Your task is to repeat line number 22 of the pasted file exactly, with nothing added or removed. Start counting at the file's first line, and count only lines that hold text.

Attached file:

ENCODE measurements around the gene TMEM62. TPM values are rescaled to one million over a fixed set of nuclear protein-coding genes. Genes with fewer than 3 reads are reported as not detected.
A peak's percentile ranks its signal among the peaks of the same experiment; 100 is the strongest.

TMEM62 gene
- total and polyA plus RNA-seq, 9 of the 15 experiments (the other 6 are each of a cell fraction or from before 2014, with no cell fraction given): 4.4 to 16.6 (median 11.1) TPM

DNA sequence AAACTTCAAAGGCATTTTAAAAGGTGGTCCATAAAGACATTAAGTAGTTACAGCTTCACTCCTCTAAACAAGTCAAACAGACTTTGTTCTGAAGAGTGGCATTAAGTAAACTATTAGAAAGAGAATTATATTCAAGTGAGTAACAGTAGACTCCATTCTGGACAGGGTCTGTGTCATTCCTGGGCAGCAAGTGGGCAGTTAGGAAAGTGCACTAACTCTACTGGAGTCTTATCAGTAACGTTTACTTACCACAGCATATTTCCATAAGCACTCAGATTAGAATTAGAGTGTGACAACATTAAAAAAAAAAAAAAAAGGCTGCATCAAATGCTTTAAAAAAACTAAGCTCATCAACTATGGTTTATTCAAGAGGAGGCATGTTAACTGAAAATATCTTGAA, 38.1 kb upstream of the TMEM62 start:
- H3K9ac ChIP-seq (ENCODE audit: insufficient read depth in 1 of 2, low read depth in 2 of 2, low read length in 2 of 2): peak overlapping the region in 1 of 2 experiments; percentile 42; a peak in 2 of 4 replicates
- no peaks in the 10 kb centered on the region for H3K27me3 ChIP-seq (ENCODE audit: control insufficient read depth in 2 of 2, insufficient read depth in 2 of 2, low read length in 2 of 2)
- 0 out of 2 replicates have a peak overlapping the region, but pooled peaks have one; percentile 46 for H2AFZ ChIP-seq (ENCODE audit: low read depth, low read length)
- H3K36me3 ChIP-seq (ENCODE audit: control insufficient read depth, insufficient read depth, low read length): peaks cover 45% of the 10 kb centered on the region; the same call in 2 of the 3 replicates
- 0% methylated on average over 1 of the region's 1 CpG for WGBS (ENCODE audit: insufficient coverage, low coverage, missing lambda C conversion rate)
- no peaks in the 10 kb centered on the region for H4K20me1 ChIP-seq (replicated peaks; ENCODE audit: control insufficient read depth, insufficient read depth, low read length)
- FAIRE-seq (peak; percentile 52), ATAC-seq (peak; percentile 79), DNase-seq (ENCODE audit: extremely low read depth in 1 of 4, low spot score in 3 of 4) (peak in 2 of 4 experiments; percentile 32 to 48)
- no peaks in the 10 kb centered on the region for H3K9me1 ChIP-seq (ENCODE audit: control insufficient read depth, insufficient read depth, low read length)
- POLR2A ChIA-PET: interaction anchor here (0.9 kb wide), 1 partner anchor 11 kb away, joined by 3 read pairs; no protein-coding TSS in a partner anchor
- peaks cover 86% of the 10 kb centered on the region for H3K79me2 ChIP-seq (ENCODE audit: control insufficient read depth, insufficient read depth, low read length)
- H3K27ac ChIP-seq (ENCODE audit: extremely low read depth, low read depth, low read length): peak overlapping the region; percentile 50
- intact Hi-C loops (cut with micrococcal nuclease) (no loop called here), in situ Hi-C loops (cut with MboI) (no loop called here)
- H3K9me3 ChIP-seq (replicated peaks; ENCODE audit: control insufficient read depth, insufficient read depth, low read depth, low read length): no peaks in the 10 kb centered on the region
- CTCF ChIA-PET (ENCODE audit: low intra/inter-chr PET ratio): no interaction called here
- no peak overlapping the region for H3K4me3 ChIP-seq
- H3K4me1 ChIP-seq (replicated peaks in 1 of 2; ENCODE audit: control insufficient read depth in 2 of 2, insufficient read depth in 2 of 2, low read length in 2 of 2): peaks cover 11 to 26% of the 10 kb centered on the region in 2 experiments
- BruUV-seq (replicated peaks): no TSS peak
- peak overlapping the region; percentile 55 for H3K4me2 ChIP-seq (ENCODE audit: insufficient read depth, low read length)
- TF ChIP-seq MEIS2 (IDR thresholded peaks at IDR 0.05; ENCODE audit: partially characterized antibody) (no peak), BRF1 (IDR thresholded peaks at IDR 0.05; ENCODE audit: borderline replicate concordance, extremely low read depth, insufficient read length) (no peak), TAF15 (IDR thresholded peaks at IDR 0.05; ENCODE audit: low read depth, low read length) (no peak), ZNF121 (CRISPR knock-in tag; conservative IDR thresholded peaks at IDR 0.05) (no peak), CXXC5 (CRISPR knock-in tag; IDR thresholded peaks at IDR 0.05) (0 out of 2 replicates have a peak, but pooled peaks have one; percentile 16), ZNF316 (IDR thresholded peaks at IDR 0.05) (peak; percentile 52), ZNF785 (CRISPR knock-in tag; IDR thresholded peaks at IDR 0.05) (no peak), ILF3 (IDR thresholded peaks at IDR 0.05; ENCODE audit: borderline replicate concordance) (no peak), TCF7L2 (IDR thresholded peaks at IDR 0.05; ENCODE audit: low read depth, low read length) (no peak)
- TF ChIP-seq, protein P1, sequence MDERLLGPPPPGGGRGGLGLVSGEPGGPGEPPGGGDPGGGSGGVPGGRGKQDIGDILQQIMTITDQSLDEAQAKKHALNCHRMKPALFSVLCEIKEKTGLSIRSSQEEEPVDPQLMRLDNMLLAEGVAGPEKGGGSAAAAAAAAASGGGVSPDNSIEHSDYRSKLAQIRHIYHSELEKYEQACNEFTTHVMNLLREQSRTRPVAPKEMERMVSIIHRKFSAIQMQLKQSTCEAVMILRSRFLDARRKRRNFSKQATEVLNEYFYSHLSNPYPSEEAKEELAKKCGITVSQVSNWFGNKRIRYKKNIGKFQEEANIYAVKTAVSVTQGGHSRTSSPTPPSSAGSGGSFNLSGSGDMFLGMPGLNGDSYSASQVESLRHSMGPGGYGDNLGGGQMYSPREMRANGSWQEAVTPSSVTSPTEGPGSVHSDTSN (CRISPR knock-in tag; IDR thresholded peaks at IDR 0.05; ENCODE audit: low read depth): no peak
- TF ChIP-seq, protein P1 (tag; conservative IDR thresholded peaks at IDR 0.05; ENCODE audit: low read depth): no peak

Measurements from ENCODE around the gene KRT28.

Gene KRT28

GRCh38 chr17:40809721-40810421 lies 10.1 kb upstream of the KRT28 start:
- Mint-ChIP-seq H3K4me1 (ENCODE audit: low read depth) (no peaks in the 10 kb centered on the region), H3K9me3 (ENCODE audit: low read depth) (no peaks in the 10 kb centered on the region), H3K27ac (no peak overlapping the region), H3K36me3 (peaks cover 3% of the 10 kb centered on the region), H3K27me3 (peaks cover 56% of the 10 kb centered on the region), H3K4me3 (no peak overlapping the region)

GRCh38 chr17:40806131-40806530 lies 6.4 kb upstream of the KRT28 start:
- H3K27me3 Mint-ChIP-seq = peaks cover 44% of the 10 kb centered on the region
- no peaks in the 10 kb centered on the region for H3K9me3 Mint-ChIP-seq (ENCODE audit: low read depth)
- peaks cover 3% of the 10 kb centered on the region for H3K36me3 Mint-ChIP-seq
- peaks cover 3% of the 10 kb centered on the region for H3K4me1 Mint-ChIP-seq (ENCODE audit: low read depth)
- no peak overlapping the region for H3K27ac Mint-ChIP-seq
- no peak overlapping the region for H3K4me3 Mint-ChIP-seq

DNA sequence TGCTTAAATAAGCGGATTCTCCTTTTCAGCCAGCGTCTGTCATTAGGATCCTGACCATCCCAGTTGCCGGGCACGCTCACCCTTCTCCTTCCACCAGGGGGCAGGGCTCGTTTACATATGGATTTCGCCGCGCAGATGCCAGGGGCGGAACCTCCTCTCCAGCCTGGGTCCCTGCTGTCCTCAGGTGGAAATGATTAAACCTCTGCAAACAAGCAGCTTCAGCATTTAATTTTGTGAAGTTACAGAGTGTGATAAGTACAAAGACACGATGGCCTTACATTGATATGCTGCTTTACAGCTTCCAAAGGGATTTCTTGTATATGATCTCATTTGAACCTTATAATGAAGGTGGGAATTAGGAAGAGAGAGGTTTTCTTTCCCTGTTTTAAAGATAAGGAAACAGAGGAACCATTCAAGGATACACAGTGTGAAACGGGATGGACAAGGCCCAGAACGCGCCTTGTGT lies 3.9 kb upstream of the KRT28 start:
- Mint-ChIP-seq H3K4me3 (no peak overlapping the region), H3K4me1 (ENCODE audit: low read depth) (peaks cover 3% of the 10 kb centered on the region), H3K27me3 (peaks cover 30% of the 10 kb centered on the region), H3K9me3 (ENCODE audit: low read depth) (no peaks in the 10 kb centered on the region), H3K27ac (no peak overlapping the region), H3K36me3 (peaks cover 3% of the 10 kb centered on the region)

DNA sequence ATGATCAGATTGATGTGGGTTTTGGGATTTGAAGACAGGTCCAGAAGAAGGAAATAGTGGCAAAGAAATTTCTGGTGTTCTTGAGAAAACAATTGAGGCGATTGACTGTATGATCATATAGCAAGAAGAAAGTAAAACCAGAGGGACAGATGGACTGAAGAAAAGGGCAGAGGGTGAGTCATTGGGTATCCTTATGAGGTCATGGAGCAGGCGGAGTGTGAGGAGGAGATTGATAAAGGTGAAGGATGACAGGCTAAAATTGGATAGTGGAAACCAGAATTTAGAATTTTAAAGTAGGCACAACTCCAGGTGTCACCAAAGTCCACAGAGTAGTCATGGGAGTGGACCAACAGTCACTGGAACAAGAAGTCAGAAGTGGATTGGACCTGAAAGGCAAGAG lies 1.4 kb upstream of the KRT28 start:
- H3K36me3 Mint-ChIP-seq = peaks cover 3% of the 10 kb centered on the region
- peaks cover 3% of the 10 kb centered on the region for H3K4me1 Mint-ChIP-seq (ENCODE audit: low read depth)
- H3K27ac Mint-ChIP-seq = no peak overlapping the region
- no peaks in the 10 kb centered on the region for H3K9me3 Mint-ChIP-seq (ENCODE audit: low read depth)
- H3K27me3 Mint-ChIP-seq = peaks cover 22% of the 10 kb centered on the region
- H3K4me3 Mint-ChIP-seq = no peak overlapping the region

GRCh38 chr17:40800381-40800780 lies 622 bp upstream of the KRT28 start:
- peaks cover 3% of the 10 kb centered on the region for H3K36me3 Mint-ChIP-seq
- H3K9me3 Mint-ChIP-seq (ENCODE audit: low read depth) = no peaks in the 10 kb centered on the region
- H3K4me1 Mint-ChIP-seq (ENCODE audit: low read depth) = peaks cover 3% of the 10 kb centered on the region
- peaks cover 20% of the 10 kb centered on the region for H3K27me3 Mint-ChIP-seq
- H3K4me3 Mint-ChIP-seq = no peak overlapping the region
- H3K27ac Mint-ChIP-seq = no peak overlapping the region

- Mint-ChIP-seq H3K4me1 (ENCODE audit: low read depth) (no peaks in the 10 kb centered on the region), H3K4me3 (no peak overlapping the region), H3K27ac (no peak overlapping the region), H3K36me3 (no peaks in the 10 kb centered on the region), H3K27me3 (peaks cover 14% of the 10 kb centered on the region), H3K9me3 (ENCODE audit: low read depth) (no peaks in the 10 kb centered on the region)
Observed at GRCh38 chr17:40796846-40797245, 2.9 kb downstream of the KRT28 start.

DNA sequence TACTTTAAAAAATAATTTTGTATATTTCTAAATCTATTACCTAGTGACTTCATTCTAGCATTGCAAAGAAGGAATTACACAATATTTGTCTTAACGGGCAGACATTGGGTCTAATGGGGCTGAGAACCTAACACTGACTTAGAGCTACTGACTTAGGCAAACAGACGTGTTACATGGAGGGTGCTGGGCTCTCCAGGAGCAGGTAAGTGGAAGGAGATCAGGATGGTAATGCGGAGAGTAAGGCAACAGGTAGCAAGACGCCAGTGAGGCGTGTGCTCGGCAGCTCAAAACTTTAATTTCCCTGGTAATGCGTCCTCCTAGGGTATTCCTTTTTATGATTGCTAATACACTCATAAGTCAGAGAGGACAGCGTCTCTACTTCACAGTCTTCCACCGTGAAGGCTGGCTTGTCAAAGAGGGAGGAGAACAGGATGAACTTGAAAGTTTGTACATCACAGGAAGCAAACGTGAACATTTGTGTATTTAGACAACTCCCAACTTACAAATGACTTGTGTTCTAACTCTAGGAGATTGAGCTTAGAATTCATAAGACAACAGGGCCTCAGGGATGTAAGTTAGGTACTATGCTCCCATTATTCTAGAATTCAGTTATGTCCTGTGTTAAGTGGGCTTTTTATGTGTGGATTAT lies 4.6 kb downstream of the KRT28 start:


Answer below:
- BruUV-seq (replicated peaks): no TSS peak